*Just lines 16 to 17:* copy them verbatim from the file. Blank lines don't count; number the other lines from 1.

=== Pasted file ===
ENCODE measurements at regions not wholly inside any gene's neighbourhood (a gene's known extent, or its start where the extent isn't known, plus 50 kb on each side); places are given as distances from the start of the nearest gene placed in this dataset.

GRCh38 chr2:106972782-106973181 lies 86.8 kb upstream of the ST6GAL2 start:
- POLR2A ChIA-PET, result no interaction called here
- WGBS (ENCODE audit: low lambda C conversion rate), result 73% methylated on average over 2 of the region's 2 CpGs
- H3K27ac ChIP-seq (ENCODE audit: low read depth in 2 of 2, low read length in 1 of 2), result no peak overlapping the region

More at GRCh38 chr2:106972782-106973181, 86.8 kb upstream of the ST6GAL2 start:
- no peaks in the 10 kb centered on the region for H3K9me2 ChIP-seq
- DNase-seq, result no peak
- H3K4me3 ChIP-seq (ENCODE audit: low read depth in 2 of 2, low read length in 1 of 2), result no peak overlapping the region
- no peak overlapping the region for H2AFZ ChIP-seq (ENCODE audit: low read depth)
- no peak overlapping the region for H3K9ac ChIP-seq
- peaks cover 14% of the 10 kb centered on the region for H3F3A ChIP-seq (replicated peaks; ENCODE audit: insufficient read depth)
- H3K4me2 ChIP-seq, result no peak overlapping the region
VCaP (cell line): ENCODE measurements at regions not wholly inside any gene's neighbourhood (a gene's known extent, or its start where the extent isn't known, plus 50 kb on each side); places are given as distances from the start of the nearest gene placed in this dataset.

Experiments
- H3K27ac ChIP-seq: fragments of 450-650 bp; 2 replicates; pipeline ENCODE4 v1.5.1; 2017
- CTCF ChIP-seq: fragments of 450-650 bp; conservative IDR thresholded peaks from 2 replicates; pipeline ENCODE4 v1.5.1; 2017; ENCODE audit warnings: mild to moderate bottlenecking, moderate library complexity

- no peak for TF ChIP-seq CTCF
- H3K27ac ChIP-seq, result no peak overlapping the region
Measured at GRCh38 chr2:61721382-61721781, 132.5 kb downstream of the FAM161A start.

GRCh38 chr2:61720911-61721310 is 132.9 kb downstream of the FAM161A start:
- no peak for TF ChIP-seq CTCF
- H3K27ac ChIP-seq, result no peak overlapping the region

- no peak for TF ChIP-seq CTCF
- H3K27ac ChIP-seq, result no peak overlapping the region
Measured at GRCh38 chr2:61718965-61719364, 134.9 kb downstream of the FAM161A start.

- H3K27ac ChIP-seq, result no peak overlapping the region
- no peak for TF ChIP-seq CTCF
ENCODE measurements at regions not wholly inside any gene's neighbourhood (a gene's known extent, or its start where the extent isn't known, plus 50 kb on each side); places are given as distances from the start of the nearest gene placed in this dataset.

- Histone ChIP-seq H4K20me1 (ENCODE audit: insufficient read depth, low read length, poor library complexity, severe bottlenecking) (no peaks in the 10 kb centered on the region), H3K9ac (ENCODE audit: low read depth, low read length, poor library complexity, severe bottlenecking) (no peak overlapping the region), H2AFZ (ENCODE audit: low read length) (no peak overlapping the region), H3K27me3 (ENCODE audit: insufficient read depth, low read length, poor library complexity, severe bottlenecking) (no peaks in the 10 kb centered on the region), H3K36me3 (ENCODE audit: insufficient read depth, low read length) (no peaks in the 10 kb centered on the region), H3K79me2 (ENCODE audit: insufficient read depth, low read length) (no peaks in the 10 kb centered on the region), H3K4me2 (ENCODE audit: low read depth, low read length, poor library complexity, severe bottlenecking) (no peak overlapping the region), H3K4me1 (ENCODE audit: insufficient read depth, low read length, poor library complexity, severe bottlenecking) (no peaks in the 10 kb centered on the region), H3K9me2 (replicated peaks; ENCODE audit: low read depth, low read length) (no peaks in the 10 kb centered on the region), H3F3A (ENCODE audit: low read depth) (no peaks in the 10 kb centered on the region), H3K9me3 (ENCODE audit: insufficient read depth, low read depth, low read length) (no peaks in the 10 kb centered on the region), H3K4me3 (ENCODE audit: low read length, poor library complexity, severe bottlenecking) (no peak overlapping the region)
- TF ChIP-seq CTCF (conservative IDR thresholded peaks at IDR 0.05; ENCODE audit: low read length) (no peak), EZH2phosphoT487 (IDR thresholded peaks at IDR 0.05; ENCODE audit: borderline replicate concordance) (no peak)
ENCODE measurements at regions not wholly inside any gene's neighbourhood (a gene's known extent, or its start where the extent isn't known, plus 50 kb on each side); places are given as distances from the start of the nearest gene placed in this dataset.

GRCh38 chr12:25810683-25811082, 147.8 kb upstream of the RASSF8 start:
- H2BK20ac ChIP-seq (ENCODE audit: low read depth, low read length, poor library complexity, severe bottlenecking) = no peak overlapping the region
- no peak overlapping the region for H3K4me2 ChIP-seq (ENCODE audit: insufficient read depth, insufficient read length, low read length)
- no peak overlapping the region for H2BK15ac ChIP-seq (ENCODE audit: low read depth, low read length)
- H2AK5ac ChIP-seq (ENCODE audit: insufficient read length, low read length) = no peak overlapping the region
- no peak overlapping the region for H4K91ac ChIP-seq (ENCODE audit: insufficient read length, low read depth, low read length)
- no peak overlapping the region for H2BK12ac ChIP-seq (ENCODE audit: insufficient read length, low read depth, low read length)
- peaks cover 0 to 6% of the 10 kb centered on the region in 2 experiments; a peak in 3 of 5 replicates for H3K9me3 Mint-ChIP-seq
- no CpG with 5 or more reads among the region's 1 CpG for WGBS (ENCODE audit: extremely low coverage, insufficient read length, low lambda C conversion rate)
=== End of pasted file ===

- H3K27ac ChIP-seq: fragments of 450-650 bp; 2 replicates; pipeline ENCODE4 v1.5.1; 2017
- CTCF ChIP-seq: fragments of 450-650 bp; conservative IDR thresholded peaks from 2 replicates; pipeline ENCODE4 v1.5.1; 2017; ENCODE audit warnings: mild to moderate bottlenecking, moderate library complexity